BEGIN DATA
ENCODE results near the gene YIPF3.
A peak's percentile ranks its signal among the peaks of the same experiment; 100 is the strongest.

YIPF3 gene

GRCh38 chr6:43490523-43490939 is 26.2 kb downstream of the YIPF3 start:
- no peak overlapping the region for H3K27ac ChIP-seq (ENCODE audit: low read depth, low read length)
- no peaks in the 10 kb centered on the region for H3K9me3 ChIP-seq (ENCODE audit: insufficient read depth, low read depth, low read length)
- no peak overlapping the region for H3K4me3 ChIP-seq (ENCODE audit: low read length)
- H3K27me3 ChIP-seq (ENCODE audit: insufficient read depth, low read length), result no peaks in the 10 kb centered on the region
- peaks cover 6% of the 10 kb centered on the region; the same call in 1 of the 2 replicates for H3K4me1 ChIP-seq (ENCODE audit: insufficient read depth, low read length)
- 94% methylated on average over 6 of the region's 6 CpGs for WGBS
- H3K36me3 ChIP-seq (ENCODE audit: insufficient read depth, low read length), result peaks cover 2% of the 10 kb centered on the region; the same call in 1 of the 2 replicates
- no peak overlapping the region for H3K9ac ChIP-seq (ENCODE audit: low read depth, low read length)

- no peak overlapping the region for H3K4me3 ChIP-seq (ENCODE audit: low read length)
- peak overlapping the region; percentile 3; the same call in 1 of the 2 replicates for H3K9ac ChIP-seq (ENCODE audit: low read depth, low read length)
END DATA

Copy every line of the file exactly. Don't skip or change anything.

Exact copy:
ENCODE results near the gene YIPF3.
A peak's percentile ranks its signal among the peaks of the same experiment; 100 is the strongest.

YIPF3 gene

GRCh38 chr6:43490523-43490939 is 26.2 kb downstream of the YIPF3 start:
- no peak overlapping the region for H3K27ac ChIP-seq (ENCODE audit: low read depth, low read length)
- no peaks in the 10 kb centered on the region for H3K9me3 ChIP-seq (ENCODE audit: insufficient read depth, low read depth, low read length)
- no peak overlapping the region for H3K4me3 ChIP-seq (ENCODE audit: low read length)
- H3K27me3 ChIP-seq (ENCODE audit: insufficient read depth, low read length), result no peaks in the 10 kb centered on the region
- peaks cover 6% of the 10 kb centered on the region; the same call in 1 of the 2 replicates for H3K4me1 ChIP-seq (ENCODE audit: insufficient read depth, low read length)
- 94% methylated on average over 6 of the region's 6 CpGs for WGBS
- H3K36me3 ChIP-seq (ENCODE audit: insufficient read depth, low read length), result peaks cover 2% of the 10 kb centered on the region; the same call in 1 of the 2 replicates
- no peak overlapping the region for H3K9ac ChIP-seq (ENCODE audit: low read depth, low read length)

- no peak overlapping the region for H3K4me3 ChIP-seq (ENCODE audit: low read length)
- peak overlapping the region; percentile 3; the same call in 1 of the 2 replicates for H3K9ac ChIP-seq (ENCODE audit: low read depth, low read length)